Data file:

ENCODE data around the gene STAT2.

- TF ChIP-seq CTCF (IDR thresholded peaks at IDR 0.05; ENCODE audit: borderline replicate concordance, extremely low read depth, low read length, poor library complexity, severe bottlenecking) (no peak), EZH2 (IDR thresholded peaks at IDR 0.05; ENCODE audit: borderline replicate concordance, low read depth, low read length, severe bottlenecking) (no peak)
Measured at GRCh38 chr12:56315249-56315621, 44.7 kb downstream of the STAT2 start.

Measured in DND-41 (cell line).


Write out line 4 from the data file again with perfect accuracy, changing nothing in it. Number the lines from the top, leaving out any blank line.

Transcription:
Measured in DND-41 (cell line).